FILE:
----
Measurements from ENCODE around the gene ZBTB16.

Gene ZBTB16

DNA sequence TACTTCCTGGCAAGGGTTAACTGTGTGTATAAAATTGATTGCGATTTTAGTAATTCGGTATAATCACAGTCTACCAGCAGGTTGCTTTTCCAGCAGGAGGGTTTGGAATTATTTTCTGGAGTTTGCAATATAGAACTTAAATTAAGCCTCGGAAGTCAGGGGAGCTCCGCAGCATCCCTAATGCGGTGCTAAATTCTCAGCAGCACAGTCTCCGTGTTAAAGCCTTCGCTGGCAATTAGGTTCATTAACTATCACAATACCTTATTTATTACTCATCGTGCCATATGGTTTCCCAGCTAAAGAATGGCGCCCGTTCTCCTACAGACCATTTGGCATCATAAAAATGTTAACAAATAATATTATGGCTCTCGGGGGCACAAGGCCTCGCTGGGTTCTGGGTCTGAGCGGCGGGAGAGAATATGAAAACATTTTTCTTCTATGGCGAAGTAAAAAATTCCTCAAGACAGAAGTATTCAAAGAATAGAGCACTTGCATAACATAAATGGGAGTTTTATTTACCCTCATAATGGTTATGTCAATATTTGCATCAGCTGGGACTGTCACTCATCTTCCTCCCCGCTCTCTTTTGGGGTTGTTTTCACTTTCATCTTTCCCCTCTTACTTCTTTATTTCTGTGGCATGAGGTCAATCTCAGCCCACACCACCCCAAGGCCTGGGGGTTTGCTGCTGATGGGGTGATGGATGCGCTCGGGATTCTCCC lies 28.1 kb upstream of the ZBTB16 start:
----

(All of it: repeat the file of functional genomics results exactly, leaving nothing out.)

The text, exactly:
Measurements from ENCODE around the gene ZBTB16.

Gene ZBTB16

DNA sequence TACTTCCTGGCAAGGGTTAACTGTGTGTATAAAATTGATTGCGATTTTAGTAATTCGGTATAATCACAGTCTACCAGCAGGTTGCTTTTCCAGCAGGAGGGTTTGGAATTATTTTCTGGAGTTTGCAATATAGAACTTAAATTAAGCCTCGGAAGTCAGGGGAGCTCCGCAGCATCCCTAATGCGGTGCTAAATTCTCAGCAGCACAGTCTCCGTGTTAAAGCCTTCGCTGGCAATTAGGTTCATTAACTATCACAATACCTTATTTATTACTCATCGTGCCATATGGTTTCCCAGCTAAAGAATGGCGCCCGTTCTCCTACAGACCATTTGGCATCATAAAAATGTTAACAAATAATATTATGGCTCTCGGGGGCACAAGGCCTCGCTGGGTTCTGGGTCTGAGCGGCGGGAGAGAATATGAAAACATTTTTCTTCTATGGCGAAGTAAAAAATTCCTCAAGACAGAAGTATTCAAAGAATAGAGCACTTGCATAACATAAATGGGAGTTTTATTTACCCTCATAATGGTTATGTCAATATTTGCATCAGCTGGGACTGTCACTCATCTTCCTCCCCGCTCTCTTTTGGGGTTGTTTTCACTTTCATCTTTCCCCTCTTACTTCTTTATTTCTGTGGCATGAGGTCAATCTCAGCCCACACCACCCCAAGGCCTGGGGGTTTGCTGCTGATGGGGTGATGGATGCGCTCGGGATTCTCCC lies 28.1 kb upstream of the ZBTB16 start: